Conservatives love to say we have to get back to the Constitution and all our problems will be solved. The Constitution is instead the cause of most of our problems.
Consider, if you will, the Dred Scott decision. The North didn’t want slavery there or expanded to the West but didn’t really care that it continued in the South. The problem with slaves is that they are a naturally increasing asset- being living creatures they produce offspring, which is a great way of increasing your wealth, but the resulting persons must be put to work somehow, somewhere- you can establish new plantations and have them work there, or you can sell them to an entrepreneurial planter who will establish a new plantation and put them to work.
The land devoted to cultivation under slavery must increase with the slave population. A slave you can’t work still must be fed and will quickly destroy your profits.
The South then wanted to open Western lands to slave cultivation. The Northerners wanted to expand their own economic system and culture into this area, based on owner family farming.
The long, ugly, and angry story of all this eventually came to a legal and constitutional end. With the Civil War, you say? No, not at all. The Dred Scott decision made it a final decision, of the unappealable law of the land, that slavery would be established in the Western territories.
Slavery is, you see, “constitutional.” The concept of the Supreme Court as the final and unquestionable authority on the law of the land had been established for over 50 years, by of course John Marshall in Marbury vs. Madison.
I looked up John Marshall and was a bit surprised, although I should not have been, to find he was very much the product of English feudalism. His father, and he after him, were clients of Lord Fairfax, who functioned as an English lord in the Virginia colony. John Marshall is a great hero of liberals; he and his enthronement of judicial review are one of the great stories of liberalism taught in American schools.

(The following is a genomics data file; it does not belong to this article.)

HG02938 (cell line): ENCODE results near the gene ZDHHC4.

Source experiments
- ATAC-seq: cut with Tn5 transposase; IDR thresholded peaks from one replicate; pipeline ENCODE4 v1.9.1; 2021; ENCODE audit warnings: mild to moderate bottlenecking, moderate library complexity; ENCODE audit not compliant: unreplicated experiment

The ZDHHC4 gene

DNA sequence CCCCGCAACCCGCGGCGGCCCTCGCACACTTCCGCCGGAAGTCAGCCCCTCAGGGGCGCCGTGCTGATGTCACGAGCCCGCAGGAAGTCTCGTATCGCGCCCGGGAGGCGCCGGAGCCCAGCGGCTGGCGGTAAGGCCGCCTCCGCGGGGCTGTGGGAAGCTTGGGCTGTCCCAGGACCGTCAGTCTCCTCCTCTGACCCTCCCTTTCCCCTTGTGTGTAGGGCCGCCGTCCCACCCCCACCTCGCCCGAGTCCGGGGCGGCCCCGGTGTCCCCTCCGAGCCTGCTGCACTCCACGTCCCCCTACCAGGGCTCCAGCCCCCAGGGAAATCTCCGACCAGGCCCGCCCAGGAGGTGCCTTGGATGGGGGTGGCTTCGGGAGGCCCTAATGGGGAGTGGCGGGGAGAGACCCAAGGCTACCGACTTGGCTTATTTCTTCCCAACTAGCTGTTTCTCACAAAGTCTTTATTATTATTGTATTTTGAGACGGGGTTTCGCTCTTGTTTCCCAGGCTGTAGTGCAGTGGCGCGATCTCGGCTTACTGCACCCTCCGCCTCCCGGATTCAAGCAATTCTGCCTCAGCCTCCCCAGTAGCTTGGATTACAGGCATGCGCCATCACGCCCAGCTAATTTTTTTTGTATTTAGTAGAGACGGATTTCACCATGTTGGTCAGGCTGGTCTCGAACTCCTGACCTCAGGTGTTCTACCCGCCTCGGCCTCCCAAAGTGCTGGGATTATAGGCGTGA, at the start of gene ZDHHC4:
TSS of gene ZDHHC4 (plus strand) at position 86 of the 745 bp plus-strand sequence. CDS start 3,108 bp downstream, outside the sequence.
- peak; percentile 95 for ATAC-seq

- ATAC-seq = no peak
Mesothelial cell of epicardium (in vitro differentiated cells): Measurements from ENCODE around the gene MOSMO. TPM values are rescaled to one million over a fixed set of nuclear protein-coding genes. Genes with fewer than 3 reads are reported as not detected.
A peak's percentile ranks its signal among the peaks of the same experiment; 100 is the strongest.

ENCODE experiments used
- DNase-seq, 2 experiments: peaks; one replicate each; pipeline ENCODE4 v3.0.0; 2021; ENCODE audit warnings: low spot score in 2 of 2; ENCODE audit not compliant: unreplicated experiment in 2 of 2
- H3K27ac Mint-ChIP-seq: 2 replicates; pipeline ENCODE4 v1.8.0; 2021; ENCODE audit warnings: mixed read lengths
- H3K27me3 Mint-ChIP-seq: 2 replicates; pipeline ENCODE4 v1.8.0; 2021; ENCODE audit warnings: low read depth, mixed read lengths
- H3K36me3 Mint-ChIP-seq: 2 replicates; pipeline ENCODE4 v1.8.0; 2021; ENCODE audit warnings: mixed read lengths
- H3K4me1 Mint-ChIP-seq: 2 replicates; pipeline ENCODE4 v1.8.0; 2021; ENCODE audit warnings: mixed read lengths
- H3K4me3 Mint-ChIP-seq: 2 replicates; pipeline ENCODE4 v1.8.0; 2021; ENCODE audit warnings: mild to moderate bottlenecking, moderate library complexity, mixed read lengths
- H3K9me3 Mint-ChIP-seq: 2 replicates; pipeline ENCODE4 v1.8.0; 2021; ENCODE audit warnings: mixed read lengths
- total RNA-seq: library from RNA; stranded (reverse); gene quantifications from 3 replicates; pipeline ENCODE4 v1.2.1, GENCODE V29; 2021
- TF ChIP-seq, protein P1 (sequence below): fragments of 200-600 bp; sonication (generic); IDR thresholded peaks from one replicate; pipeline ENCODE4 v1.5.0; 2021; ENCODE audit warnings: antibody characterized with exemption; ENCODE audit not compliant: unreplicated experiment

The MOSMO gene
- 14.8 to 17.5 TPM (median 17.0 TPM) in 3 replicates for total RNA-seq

The North was then placed in a very difficult position. It was widely expected- not unreasonably- that Roger Taney would soon declare slavery to be constitutional in every state. Even its expansion in the West would destroy the dream of New England, the Midwest, and the old Northwest- a nation of freeholders. Such a nation didn’t exist anywhere at that time.
Stephen Douglas and the northern Democrats tried to downplay this- they said slavery couldn’t be successfully established against the will of the people if the people refused to establish or enforce laws for its maintenance. The alternative was of course worse, and what was going on in Kansas- Southern vigilantes coming in to force slavery on the population.
The Civil War was, then, as the Southerners of the time correctly perceived, a revolt against and for purposes of overthrowing the Constitution. The love affair that liberals have with the Constitution, judicial review and an activist federal judiciary only dates to about the 40’s, by which time they had taken over the academic culture and thus the judicial culture.
The bottom line is the Constitution means, and says, whatever the people who run things want it to mean and say. The idea that we don’t currently live under a Constitutional regime and if judges would only apply the Constitution we would be free is outdated. Was it true at some time in the past? Not really. Roger Taney was no socialist- he was one of the worst human beings ever to live, and certainly the worst who was not a communist, but he was a very respected legal scholar and a traditional man of property. John Marshall might be thought of as a Roman patrician- a man who believed in the law, as long as it kept the people in power in power.